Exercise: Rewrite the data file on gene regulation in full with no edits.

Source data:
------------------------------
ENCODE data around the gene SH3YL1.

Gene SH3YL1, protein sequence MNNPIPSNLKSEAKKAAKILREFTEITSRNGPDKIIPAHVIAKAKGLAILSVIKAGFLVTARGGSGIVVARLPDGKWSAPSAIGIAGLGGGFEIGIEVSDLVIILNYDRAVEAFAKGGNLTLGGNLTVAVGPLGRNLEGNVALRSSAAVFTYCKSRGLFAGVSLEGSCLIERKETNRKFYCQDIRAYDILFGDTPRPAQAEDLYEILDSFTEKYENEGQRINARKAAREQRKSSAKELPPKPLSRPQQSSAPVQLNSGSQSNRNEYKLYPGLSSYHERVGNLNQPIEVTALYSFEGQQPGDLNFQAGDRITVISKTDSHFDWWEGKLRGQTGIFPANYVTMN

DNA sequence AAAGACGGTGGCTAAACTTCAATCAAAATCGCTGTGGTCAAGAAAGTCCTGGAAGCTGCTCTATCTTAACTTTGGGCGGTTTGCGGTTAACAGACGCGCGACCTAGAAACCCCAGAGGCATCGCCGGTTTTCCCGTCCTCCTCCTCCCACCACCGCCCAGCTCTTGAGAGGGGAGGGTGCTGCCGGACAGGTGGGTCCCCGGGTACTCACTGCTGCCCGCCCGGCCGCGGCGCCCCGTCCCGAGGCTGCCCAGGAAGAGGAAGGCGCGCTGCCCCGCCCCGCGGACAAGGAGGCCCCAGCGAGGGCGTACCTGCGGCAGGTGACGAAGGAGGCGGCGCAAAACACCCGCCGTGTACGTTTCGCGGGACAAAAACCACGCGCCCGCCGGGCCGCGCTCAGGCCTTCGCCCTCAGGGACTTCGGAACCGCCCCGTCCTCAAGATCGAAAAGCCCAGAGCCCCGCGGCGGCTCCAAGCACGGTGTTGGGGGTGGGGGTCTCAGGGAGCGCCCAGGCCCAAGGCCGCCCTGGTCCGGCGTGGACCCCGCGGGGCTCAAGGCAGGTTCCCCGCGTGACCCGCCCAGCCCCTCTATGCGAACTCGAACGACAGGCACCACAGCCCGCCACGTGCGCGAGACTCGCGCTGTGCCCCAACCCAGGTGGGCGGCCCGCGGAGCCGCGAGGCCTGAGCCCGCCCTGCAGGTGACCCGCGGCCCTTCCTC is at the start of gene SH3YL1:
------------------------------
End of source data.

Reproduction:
ENCODE data around the gene SH3YL1.

Gene SH3YL1, protein sequence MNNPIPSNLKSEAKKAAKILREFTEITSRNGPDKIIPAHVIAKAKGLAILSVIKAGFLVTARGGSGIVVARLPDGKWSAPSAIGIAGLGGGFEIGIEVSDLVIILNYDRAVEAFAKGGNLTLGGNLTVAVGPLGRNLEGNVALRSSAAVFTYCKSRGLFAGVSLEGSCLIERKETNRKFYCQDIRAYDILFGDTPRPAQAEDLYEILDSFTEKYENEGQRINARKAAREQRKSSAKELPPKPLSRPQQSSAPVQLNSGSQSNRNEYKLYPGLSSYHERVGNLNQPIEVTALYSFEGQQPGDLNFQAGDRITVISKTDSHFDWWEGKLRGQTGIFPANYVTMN

DNA sequence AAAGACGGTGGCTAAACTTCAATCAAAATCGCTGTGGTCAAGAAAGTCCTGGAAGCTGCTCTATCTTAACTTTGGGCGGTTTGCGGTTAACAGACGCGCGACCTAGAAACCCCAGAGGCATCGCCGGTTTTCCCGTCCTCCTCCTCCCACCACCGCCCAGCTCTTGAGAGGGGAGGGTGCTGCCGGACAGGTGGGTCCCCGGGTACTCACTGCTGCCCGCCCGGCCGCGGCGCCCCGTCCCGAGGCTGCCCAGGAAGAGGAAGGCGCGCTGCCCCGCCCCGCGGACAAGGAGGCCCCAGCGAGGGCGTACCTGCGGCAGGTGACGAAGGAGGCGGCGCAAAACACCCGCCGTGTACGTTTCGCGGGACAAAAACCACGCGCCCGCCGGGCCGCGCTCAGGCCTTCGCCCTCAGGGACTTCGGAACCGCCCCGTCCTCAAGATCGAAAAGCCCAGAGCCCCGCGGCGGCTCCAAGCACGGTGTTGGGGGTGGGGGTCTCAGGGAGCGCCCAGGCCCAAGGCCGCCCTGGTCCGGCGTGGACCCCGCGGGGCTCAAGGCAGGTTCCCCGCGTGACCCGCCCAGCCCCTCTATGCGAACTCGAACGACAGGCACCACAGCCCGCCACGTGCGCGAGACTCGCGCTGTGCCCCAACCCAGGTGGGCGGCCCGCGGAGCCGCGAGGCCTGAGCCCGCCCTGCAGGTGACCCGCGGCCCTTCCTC is at the start of gene SH3YL1: